The Springfield City Council put an end to an ethics investigation into Councilwoman Jan Fisk after months of delayed hearings and an estimated $117,000 in legal costs.
At its Monday meeting, council voted 8-0 to repeal a resolution requiring a special judge to evaluate accusations Fisk violated city law when she
- failed to file a complete personal financial interest form as required by city code and
- violated ethics laws when a Kansas City-based limousine company was awarded a city contract and outsourced work to Fisk Transportation LLC while she was on council.
At council’s Nov. 2 meeting, Fisk announced she would file a more complete personal financial disclosure form and J. Howard Fisk Limousines Inc. would pay the city $3,453, which is “the amount someone could believe I or my family benefited” from her time on council, she said.
Her announcement came nearly two years after a resident filed a complaint with the Missouri Ethics Commission (MEC) outlining various allegations of misconduct.
In February 2019, the MEC forwarded that complaint to council for review. More than a month later, council hired an outside attorney to review the allegations, which included a separate complaint Fisk failed to disclose an interest in her son’s rental properties before voting on ordinances related to rental properties, nuisances or zoning changes.
The attorney recommended withdrawing the rental property complaint but said the allegations about the city charter and financial disclosure violations merited more investigation.
Council then appointed a special judge to hear testimony and make written findings about the remaining accusations. The hearing was initially scheduled for March 20, but it was delayed several times.
In all, the process cost the city roughly $117,000 for attorney’s fees and the judge’s time, though that number is preliminary because the city has not received all the invoices, city spokeswoman Cora Scott said in a text message.
In statements before the vote Monday, council members lamented the length of the process and the cost.
Councilman Mike Schilling suggested the city take a look at how ethics violations are handled in light of the fact that Fisk’s complaint was the second over the past five years.
In 2016, the city spent a total of $96,389.66 on hearings and associated costs related to allegations that former Councilwoman Kristi Fulnecky was ineligible to take office due to unpaid business licenses. Council declined to take any action against her, though Fulnecky later resigned when she moved to Christian County.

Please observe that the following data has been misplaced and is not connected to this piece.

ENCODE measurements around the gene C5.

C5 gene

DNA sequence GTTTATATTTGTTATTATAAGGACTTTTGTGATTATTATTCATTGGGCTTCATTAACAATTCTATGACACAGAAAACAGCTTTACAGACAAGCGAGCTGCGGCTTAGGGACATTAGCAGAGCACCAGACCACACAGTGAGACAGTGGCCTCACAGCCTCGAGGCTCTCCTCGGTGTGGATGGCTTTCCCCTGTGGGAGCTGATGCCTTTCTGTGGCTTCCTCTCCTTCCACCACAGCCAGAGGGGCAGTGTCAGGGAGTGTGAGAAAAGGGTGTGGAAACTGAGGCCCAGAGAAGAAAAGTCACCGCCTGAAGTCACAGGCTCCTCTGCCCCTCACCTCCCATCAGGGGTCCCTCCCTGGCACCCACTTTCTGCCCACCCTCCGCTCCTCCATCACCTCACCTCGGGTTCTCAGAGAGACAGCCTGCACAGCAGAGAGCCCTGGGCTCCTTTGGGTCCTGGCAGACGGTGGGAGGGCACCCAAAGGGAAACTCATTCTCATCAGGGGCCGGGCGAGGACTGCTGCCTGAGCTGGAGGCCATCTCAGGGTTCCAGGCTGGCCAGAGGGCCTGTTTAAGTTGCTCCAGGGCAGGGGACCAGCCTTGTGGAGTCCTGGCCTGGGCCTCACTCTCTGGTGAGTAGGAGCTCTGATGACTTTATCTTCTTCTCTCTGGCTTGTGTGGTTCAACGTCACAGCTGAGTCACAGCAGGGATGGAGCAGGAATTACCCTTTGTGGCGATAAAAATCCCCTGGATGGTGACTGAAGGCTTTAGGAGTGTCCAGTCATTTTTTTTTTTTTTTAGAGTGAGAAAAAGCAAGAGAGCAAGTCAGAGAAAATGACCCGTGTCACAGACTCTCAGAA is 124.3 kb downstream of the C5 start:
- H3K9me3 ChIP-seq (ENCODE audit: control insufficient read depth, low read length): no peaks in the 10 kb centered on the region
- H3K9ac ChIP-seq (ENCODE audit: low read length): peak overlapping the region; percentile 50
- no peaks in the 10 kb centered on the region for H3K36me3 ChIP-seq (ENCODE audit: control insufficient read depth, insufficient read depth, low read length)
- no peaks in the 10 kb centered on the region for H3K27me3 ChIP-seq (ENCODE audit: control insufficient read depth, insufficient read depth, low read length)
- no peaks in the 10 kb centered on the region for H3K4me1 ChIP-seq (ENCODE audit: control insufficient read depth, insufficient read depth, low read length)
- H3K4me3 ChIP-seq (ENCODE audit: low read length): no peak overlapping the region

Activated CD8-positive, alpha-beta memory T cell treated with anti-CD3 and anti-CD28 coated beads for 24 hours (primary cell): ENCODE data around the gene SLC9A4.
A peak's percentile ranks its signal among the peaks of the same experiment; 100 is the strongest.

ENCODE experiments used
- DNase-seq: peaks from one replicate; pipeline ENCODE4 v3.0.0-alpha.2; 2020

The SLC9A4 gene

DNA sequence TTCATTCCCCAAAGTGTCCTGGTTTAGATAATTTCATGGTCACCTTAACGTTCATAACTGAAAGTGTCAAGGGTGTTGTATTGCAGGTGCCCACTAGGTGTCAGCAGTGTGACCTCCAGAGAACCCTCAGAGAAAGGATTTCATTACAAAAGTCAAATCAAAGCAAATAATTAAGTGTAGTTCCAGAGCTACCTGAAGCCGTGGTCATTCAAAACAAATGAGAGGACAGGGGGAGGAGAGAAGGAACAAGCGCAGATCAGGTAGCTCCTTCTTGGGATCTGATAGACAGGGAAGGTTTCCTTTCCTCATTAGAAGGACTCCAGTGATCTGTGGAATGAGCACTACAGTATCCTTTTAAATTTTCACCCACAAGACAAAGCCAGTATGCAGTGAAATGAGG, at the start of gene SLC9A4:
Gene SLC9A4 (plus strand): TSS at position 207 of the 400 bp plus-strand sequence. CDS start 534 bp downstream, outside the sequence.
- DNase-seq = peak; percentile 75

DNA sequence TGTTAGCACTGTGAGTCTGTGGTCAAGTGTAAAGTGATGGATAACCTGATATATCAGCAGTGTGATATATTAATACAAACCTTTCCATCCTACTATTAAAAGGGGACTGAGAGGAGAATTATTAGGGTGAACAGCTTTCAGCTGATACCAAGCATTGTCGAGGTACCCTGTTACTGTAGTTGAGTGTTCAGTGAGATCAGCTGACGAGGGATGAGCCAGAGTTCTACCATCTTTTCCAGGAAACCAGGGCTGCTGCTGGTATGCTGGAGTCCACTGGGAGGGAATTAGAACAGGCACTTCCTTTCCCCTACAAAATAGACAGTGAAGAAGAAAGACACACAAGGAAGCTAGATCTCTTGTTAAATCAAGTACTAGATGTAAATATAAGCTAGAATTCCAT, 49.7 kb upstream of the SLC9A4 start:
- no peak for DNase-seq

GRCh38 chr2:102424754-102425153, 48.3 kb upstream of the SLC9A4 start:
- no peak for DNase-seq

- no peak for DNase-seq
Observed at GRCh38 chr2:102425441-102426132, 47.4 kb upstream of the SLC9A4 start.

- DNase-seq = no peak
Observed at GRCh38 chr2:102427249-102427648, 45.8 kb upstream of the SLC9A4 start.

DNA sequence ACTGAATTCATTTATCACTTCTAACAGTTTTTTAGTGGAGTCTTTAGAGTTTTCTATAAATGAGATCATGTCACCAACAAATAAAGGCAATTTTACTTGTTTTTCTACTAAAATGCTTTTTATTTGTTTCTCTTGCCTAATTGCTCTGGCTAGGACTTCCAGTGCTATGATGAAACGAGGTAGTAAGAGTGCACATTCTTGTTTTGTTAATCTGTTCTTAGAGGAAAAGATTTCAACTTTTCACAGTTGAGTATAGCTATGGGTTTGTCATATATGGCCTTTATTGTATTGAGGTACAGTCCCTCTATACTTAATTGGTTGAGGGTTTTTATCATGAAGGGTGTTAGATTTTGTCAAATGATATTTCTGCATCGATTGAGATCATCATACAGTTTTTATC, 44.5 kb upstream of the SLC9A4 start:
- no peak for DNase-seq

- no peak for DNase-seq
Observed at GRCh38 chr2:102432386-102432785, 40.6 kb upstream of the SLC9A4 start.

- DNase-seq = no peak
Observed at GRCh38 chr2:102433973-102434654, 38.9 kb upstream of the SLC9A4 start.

“I think this brings to a head a need to take a look at our ethics ordinance,” Schilling said Monday. “It seems like we could have a more simplified process.”
Councilman Richard Ollis echoed that sentiment, saying the process was “inefficient.”
Despite those vows to change the process, council made no concrete finding about whether Fisk violated city law.
In its resolution, council made clear it did not “endorse the conduct of any person or party involved.”
But given the fact Fisk attempted to remedy the situation and the process had cost the city “both in money and in diverting attention from other critical public concerns,” they decided to repeal it.
Still, Springfield resident Linda Simkins, who filed the initial complaints with the MEC, said in an email the decision to repeal the resolution before it reached a hearing was evidence that council “failed their oath of office.”
“Per (city code), the hearing examiner is to issue written facts and conclusion of law,” she wrote. “By this dismissal, and with total lack of transparency, council prevented any such decision. … Decisions like this is what causes distrust of local government.”
Fisk, for her part, said she was pleased to put the investigation behind her. The nine-year councilwoman announced last year she would not run for another term after hers expires in April.
“I was very pleased that this came to an end,” she said in an interview Tuesday. “Two years is a long time for the city and for me to incur expenses, and I was pleased and so glad. I wanted to get this finalized before I left office.”
Katie Kull covers local government for the News-Leader. Got a story to tell? Give her a call at 417-408-1025 or email her at firstname.lastname@example.org. You can also support local journalism at News-Leader.com/subscribe.